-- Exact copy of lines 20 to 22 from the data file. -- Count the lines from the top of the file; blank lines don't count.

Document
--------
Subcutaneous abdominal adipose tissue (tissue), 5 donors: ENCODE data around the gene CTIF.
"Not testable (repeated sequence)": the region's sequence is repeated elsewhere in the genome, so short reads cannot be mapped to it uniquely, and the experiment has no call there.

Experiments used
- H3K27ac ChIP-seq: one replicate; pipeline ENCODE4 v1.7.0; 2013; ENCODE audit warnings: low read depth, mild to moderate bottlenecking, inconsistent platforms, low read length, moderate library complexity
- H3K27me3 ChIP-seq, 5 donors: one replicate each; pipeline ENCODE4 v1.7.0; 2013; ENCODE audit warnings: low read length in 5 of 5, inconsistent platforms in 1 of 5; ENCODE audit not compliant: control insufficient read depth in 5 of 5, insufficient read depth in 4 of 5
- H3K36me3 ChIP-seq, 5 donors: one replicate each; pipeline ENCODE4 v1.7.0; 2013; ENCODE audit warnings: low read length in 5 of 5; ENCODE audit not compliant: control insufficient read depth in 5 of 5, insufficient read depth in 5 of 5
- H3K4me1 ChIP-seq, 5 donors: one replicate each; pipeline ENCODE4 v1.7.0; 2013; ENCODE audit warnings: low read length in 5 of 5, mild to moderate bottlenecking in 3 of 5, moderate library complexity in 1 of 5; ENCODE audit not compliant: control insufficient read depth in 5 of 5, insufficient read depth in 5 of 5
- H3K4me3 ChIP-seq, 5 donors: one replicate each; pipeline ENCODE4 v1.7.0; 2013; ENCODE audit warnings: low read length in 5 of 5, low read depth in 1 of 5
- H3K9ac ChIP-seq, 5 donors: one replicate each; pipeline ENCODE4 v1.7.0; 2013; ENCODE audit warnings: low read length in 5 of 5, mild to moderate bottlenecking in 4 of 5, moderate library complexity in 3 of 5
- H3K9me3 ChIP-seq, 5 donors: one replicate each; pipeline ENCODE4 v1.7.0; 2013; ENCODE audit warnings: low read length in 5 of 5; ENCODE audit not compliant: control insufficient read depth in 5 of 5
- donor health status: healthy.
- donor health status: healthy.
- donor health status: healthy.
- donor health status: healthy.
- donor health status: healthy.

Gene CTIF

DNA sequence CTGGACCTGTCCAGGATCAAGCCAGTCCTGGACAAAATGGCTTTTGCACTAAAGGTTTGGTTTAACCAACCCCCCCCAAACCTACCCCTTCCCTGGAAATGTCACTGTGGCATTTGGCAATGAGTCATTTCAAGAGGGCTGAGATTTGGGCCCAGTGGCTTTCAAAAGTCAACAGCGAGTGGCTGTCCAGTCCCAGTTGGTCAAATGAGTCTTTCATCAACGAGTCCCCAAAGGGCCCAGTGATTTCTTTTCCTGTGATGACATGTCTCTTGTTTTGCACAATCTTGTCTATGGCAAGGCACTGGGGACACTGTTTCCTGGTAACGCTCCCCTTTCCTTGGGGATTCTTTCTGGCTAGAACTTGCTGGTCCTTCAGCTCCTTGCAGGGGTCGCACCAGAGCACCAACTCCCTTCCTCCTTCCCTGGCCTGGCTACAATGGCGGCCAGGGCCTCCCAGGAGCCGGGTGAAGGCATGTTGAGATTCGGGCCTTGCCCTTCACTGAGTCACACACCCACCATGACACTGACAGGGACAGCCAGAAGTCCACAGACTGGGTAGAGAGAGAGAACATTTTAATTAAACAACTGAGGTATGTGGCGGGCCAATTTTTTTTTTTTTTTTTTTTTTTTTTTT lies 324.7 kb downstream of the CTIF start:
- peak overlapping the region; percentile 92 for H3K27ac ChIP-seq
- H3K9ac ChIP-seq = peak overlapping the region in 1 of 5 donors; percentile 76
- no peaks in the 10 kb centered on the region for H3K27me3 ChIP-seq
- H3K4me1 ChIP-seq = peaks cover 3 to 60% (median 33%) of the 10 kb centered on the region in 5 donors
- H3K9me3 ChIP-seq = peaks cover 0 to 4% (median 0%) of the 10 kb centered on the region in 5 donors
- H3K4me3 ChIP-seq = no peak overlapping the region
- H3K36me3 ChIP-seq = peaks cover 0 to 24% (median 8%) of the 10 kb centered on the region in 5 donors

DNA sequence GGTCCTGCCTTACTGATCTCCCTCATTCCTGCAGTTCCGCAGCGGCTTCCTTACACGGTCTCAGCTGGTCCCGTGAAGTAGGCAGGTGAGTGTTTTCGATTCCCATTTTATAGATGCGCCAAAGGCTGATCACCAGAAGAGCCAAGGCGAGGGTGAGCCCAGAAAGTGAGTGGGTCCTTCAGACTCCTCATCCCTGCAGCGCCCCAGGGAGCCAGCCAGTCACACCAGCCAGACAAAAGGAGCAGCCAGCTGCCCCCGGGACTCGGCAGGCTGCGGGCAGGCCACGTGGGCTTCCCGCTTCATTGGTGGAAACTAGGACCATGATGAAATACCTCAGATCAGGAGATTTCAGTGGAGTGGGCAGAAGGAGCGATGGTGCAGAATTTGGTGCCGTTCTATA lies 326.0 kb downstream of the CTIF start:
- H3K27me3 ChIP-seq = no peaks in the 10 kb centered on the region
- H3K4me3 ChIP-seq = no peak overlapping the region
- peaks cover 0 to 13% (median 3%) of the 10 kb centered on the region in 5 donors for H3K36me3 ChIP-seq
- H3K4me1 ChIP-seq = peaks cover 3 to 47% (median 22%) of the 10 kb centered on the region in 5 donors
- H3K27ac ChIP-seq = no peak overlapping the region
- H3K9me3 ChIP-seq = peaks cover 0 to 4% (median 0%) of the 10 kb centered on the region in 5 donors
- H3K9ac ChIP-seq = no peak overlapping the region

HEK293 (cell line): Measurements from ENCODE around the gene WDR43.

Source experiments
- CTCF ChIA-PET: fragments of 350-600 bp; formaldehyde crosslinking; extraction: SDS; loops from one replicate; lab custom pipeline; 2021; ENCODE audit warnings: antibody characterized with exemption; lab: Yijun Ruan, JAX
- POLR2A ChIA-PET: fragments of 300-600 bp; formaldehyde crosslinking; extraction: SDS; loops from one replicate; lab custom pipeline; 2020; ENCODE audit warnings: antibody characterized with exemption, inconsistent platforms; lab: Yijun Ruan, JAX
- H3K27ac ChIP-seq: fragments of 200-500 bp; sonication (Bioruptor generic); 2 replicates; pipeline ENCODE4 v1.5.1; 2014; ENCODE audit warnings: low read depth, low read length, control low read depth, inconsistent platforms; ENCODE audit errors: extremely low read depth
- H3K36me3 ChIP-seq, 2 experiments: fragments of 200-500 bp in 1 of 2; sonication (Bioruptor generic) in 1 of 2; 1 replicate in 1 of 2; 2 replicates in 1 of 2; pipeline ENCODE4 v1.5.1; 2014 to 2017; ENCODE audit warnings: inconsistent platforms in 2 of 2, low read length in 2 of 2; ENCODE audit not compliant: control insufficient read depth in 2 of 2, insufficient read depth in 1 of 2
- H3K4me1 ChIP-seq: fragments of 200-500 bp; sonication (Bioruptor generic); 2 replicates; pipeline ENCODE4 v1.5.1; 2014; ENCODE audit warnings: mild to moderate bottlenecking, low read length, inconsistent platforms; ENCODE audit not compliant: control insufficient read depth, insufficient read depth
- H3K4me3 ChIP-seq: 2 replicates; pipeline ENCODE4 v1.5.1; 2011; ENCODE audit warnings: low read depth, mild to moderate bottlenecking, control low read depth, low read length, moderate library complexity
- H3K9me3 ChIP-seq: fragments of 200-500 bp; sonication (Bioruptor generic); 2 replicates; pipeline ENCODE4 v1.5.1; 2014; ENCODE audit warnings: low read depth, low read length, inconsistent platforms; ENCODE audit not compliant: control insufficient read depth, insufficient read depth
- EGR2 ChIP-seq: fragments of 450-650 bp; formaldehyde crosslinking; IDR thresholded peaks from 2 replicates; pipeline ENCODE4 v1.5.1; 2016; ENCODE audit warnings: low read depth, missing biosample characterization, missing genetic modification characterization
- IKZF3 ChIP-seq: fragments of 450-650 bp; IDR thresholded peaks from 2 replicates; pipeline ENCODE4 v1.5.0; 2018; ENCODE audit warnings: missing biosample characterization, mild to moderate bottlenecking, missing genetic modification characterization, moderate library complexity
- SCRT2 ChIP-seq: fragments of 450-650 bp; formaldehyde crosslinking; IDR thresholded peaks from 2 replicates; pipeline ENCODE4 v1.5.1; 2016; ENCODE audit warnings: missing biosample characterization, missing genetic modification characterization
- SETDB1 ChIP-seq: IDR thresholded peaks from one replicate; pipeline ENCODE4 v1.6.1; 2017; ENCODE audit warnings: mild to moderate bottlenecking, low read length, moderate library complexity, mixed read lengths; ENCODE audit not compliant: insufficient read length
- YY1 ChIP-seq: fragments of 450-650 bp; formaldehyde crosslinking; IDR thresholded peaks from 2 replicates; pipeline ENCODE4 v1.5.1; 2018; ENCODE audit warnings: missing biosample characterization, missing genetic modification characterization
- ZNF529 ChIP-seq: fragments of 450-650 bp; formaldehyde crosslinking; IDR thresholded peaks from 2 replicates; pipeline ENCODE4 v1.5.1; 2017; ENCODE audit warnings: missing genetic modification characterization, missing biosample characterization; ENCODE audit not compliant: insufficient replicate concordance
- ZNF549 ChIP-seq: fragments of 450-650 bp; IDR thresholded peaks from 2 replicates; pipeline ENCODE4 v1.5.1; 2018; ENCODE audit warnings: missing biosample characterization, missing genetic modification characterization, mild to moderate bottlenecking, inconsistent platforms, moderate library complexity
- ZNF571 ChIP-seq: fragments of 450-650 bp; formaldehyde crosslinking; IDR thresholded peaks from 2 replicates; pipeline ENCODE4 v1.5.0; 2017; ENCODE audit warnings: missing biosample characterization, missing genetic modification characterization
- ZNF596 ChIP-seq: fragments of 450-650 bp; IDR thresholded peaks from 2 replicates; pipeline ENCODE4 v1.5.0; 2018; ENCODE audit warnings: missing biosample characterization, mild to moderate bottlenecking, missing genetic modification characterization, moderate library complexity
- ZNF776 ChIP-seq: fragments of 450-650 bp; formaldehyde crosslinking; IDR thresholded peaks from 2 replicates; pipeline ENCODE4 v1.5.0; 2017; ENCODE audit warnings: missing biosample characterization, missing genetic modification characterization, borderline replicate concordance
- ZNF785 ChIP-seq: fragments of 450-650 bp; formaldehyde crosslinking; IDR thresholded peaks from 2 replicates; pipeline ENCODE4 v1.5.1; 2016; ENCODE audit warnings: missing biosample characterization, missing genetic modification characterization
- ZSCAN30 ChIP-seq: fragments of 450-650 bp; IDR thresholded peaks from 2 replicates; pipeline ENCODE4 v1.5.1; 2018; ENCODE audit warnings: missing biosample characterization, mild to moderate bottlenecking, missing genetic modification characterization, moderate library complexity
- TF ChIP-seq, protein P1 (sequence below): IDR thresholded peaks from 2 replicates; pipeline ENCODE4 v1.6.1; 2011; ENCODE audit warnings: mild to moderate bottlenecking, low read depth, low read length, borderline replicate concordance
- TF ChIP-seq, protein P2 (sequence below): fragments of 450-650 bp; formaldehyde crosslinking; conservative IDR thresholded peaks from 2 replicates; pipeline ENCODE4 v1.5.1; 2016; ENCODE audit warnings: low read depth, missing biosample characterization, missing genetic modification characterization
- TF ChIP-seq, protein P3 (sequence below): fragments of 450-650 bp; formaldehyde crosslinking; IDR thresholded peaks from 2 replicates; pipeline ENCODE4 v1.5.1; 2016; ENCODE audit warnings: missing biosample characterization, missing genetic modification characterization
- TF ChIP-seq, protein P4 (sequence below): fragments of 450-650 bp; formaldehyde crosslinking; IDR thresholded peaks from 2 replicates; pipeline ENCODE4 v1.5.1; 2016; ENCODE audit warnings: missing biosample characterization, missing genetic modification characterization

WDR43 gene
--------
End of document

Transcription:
- no peaks in the 10 kb centered on the region for H3K27me3 ChIP-seq
- H3K4me1 ChIP-seq = peaks cover 3 to 60% (median 33%) of the 10 kb centered on the region in 5 donors
- H3K9me3 ChIP-seq = peaks cover 0 to 4% (median 0%) of the 10 kb centered on the region in 5 donors